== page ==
This means that DevOps will be responsible for carrying out its part of a clearly-articulated security policy (by tracking down and changing all default passwords, and requiring passwords and encryption where they are not required by default, for example). It also means that the organization’s security team will be fully aware of the high potential for currently unknown exploits in the basic DevOps toolkit, and will take the necessary precautions to protect those tools from intrusion. More than anything, it means that DevOps and the security team will work closely and cooperatively on these and other points of potential vulnerability.
Or to put it another way, DevOps can’t afford to let security stay in its own silo (or to imagine that it is safe by hiding inside of a big and largely imaginary DevOps silo). What’s the cost of siloing security? consider this fable:
Once upon a time, a well-known (but entirely fictional) software company decided to release a seamlessly integrated operating system — one where there would be no boundaries at all between the user’s local system, the local area network, the Internet, or the cloud, where even the boundaries between applications would be eliminated.
The development teams that worked on this operating system understood that this integration brought with it potential security issues, but they also understood that it was their job to provide the integration, and not to worry about security. They assumed (or hoped) that the security development teams (with whom they had no contact) would wrap the entire system in such an airtight bubble that nothing could get in and wreak havoc.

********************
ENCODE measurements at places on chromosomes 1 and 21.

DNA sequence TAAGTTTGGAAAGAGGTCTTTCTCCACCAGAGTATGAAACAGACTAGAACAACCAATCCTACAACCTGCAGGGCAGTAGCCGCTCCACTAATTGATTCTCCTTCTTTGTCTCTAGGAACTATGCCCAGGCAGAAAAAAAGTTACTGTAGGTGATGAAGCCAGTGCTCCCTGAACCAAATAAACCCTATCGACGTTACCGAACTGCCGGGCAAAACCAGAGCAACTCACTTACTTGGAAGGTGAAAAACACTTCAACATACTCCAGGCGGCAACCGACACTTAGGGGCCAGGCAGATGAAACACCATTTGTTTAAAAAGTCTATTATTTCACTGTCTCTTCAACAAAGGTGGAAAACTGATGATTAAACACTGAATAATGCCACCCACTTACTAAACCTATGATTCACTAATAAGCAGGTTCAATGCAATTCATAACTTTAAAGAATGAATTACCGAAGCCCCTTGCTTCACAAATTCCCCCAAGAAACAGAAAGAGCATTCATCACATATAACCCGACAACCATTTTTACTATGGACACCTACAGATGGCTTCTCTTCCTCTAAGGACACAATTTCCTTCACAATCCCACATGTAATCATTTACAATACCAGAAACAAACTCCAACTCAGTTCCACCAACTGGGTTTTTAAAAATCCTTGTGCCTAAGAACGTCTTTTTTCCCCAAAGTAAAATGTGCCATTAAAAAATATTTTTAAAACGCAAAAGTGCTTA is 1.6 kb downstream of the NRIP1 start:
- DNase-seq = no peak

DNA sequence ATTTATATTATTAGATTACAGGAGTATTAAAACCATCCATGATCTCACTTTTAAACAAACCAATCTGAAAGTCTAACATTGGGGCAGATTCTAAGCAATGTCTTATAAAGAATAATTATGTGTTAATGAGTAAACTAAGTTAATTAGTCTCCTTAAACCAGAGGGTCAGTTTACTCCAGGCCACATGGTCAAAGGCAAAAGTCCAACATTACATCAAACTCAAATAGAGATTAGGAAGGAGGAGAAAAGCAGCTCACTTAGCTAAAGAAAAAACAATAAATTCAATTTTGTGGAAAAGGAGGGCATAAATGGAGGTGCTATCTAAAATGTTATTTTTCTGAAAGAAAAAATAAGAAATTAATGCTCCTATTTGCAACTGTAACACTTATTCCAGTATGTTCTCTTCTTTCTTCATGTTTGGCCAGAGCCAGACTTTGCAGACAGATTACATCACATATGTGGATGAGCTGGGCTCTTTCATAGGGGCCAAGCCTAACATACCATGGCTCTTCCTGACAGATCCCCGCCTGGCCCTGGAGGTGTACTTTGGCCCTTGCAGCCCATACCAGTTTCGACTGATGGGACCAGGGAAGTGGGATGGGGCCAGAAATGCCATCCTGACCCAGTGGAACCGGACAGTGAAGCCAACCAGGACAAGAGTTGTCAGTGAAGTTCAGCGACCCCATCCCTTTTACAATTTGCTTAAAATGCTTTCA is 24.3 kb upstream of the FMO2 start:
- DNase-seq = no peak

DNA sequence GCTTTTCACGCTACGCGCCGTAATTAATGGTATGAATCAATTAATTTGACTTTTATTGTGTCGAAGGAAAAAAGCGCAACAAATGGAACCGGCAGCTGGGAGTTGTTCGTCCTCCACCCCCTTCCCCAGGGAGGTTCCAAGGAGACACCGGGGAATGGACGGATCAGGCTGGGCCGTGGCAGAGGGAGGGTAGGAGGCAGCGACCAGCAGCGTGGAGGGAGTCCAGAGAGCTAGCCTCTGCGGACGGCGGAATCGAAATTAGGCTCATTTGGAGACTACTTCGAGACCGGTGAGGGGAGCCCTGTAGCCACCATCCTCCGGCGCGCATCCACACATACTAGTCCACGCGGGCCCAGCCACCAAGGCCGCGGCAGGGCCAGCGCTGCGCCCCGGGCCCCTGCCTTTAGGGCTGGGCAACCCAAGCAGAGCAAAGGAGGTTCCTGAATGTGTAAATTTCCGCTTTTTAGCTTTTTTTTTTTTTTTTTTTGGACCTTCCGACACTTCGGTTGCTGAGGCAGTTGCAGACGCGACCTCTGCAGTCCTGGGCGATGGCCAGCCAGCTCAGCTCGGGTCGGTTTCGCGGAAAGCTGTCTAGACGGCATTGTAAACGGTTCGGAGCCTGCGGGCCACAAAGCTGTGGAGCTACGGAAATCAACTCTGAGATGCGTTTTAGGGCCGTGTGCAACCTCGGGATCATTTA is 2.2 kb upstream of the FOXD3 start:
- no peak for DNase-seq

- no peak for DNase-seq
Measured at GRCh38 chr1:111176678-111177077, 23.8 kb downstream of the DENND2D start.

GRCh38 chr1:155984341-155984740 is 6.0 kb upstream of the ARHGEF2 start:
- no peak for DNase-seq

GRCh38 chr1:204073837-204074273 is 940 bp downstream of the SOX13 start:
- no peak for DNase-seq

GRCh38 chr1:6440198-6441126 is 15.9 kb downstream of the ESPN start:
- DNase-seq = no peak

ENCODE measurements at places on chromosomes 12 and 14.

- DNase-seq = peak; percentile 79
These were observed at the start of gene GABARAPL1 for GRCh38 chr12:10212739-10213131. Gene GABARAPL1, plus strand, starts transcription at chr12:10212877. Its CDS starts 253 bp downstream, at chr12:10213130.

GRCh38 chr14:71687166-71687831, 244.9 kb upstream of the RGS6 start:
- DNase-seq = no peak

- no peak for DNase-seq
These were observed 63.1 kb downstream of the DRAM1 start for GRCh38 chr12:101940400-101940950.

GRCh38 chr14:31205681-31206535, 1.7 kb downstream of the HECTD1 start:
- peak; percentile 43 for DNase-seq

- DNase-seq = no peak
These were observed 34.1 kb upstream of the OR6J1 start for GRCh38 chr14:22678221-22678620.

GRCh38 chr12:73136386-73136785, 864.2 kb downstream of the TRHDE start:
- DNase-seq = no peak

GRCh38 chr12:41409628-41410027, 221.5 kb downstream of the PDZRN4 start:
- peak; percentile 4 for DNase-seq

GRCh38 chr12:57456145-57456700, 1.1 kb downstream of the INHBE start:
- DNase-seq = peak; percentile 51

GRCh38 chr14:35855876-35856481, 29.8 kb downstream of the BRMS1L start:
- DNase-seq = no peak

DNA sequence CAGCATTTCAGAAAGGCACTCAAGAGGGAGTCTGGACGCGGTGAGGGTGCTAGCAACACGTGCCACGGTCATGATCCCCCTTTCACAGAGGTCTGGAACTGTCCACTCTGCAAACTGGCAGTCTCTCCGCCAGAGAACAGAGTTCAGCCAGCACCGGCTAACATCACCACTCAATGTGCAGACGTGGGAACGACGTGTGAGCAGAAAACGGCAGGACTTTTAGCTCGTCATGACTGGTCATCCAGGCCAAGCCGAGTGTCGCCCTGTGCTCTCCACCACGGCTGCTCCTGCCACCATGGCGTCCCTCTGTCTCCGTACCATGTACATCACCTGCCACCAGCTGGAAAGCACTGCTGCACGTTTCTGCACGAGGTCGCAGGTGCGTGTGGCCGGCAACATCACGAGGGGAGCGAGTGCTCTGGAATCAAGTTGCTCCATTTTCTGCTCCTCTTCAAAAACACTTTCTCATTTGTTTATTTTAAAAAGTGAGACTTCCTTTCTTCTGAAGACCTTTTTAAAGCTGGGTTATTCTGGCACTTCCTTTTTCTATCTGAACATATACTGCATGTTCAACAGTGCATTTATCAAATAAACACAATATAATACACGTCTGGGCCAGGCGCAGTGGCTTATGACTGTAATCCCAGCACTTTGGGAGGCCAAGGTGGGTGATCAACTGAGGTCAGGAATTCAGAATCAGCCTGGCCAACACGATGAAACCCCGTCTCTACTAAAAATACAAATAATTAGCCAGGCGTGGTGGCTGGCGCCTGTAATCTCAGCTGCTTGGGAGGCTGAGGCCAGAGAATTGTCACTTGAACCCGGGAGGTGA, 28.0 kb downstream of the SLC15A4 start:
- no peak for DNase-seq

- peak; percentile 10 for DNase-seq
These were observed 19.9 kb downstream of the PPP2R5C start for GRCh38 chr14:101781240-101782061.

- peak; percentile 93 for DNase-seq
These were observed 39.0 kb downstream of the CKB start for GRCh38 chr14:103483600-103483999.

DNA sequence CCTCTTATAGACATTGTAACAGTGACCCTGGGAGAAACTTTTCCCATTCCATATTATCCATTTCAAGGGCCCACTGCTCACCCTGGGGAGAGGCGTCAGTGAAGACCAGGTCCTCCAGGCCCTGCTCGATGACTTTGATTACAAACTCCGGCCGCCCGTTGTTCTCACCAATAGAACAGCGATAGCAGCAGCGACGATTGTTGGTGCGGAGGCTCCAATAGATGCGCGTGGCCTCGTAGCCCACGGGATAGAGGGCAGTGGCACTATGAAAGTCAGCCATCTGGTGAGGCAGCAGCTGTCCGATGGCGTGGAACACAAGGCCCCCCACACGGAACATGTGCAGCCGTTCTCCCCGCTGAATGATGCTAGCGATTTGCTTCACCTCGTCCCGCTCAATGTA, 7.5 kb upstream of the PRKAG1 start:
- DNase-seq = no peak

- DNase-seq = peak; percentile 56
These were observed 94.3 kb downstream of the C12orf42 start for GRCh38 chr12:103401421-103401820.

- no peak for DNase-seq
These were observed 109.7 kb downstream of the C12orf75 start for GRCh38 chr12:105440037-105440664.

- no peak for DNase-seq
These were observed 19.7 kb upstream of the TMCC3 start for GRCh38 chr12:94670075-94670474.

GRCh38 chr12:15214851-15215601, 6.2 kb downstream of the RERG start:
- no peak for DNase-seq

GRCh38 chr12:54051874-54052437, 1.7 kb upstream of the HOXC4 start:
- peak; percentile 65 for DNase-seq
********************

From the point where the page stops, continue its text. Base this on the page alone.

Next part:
Unfortunately, the teams that were working on security assumed that the system developers would build a full set of reasonable security features into the operating system itself, so they concentrated on protecting it from the more well-known points of attack from the outside. In other words, the system development and security teams were completely siloed.
Unfortunately for the well-known (but completely fictional) software company, hackers (some of whom were not nice people at all) soon discovered that system was full of back doors that had been left wide open, and the company spent the next decade patching holes and dismantling many of the features that it had once been so proud of.
The moral? It doesn’t pay to integrate everything else and keep security in a silo. It’s better to integrate security from the start, and make it a partner in your integration with the rest of the world.